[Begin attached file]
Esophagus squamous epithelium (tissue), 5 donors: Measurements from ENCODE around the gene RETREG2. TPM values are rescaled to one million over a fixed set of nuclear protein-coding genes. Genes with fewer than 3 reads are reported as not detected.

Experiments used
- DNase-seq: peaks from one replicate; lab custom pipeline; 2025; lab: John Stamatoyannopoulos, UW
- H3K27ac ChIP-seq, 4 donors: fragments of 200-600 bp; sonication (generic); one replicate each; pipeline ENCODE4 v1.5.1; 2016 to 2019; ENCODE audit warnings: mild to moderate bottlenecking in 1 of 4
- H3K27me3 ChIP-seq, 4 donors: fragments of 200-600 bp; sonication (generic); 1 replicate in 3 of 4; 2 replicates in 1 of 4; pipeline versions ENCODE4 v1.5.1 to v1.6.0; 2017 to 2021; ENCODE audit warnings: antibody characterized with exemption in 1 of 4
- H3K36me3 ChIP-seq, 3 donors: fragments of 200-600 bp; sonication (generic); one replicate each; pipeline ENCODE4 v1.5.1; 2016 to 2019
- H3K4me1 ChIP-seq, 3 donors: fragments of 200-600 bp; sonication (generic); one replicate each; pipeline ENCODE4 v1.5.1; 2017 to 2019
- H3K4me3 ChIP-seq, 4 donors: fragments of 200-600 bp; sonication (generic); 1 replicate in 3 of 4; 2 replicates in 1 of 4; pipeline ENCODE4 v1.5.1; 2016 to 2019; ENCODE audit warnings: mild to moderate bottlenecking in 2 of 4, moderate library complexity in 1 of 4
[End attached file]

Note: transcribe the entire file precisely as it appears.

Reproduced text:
Esophagus squamous epithelium (tissue), 5 donors: Measurements from ENCODE around the gene RETREG2. TPM values are rescaled to one million over a fixed set of nuclear protein-coding genes. Genes with fewer than 3 reads are reported as not detected.

Experiments used
- DNase-seq: peaks from one replicate; lab custom pipeline; 2025; lab: John Stamatoyannopoulos, UW
- H3K27ac ChIP-seq, 4 donors: fragments of 200-600 bp; sonication (generic); one replicate each; pipeline ENCODE4 v1.5.1; 2016 to 2019; ENCODE audit warnings: mild to moderate bottlenecking in 1 of 4
- H3K27me3 ChIP-seq, 4 donors: fragments of 200-600 bp; sonication (generic); 1 replicate in 3 of 4; 2 replicates in 1 of 4; pipeline versions ENCODE4 v1.5.1 to v1.6.0; 2017 to 2021; ENCODE audit warnings: antibody characterized with exemption in 1 of 4
- H3K36me3 ChIP-seq, 3 donors: fragments of 200-600 bp; sonication (generic); one replicate each; pipeline ENCODE4 v1.5.1; 2016 to 2019
- H3K4me1 ChIP-seq, 3 donors: fragments of 200-600 bp; sonication (generic); one replicate each; pipeline ENCODE4 v1.5.1; 2017 to 2019
- H3K4me3 ChIP-seq, 4 donors: fragments of 200-600 bp; sonication (generic); 1 replicate in 3 of 4; 2 replicates in 1 of 4; pipeline ENCODE4 v1.5.1; 2016 to 2019; ENCODE audit warnings: mild to moderate bottlenecking in 2 of 4, moderate library complexity in 1 of 4